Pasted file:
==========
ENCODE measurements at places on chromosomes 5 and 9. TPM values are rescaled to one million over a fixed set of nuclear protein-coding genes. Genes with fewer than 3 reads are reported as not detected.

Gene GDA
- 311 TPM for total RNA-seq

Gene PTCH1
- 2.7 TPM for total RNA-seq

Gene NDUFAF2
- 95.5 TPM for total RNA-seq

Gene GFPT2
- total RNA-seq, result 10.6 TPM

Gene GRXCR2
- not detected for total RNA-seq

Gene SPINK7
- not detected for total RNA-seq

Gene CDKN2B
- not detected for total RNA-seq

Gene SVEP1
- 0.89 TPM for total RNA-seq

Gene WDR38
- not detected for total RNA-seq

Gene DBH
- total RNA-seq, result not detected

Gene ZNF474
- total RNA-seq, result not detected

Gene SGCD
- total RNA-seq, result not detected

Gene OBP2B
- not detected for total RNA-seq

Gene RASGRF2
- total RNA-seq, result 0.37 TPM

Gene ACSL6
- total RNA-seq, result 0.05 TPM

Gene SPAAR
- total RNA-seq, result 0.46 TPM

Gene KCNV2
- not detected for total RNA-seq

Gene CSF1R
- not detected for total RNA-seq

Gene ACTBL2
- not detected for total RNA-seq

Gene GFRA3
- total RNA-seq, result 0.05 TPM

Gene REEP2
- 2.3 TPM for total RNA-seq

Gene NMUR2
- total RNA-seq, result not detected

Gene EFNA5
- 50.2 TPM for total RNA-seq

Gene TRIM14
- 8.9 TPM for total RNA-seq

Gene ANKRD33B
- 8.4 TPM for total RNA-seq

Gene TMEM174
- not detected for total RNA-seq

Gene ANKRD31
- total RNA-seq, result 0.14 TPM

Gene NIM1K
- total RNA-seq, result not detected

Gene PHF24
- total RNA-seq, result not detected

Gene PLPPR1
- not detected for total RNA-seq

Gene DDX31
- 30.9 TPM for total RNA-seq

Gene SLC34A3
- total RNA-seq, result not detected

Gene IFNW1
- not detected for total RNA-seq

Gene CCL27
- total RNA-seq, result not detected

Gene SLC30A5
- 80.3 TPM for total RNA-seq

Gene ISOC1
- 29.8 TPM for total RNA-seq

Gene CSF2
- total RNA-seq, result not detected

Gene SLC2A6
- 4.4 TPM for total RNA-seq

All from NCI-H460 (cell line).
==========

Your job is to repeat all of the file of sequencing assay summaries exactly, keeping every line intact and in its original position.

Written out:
ENCODE measurements at places on chromosomes 5 and 9. TPM values are rescaled to one million over a fixed set of nuclear protein-coding genes. Genes with fewer than 3 reads are reported as not detected.

Gene GDA
- 311 TPM for total RNA-seq

Gene PTCH1
- 2.7 TPM for total RNA-seq

Gene NDUFAF2
- 95.5 TPM for total RNA-seq

Gene GFPT2
- total RNA-seq, result 10.6 TPM

Gene GRXCR2
- not detected for total RNA-seq

Gene SPINK7
- not detected for total RNA-seq

Gene CDKN2B
- not detected for total RNA-seq

Gene SVEP1
- 0.89 TPM for total RNA-seq

Gene WDR38
- not detected for total RNA-seq

Gene DBH
- total RNA-seq, result not detected

Gene ZNF474
- total RNA-seq, result not detected

Gene SGCD
- total RNA-seq, result not detected

Gene OBP2B
- not detected for total RNA-seq

Gene RASGRF2
- total RNA-seq, result 0.37 TPM

Gene ACSL6
- total RNA-seq, result 0.05 TPM

Gene SPAAR
- total RNA-seq, result 0.46 TPM

Gene KCNV2
- not detected for total RNA-seq

Gene CSF1R
- not detected for total RNA-seq

Gene ACTBL2
- not detected for total RNA-seq

Gene GFRA3
- total RNA-seq, result 0.05 TPM

Gene REEP2
- 2.3 TPM for total RNA-seq

Gene NMUR2
- total RNA-seq, result not detected

Gene EFNA5
- 50.2 TPM for total RNA-seq

Gene TRIM14
- 8.9 TPM for total RNA-seq

Gene ANKRD33B
- 8.4 TPM for total RNA-seq

Gene TMEM174
- not detected for total RNA-seq

Gene ANKRD31
- total RNA-seq, result 0.14 TPM

Gene NIM1K
- total RNA-seq, result not detected

Gene PHF24
- total RNA-seq, result not detected

Gene PLPPR1
- not detected for total RNA-seq

Gene DDX31
- 30.9 TPM for total RNA-seq

Gene SLC34A3
- total RNA-seq, result not detected

Gene IFNW1
- not detected for total RNA-seq

Gene CCL27
- total RNA-seq, result not detected

Gene SLC30A5
- 80.3 TPM for total RNA-seq

Gene ISOC1
- 29.8 TPM for total RNA-seq

Gene CSF2
- total RNA-seq, result not detected

Gene SLC2A6
- 4.4 TPM for total RNA-seq

All from NCI-H460 (cell line).